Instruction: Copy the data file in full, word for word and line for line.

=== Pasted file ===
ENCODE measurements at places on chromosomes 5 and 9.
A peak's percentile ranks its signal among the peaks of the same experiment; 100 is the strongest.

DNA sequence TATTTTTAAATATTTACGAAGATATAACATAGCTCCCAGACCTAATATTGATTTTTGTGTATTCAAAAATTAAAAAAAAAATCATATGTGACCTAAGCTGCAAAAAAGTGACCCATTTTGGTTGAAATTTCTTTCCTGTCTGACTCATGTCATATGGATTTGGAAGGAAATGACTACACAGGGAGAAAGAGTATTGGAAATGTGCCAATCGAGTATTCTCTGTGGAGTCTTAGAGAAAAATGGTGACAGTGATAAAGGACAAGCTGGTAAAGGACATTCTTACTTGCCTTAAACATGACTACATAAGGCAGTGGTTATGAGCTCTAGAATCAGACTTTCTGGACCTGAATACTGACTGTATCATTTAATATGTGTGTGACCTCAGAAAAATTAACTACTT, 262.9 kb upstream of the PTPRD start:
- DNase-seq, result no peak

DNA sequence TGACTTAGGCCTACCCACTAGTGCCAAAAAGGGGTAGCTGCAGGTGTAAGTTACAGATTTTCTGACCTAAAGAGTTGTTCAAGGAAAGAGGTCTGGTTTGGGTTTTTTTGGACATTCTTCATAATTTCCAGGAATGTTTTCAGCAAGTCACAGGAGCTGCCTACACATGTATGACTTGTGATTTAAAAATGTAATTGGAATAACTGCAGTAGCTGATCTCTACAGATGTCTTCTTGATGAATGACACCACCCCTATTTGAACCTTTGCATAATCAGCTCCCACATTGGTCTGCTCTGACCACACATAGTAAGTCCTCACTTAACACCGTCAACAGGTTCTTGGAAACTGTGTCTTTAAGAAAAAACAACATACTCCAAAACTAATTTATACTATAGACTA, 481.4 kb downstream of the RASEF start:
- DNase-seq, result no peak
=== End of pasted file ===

ENCODE measurements at places on chromosomes 5 and 9.
A peak's percentile ranks its signal among the peaks of the same experiment; 100 is the strongest.

DNA sequence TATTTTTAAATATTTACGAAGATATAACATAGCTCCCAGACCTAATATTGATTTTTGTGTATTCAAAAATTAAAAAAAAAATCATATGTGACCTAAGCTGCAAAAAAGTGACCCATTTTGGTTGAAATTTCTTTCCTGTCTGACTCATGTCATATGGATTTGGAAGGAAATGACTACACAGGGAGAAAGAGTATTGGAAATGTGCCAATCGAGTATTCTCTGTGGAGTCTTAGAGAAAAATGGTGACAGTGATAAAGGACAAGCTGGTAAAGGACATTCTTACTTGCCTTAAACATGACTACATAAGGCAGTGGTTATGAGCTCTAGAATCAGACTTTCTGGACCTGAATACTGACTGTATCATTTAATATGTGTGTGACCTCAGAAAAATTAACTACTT, 262.9 kb upstream of the PTPRD start:
- DNase-seq, result no peak

DNA sequence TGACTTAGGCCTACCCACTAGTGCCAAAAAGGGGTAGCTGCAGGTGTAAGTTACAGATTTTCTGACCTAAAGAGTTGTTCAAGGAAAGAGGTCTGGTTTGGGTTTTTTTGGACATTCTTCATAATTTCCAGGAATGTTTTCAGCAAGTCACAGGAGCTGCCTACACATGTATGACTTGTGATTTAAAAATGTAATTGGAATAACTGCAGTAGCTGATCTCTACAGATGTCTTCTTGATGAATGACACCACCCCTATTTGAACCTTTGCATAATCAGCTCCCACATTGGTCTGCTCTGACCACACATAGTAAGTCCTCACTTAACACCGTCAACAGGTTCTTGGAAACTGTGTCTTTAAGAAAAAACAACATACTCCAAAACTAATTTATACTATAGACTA, 481.4 kb downstream of the RASEF start:
- DNase-seq, result no peak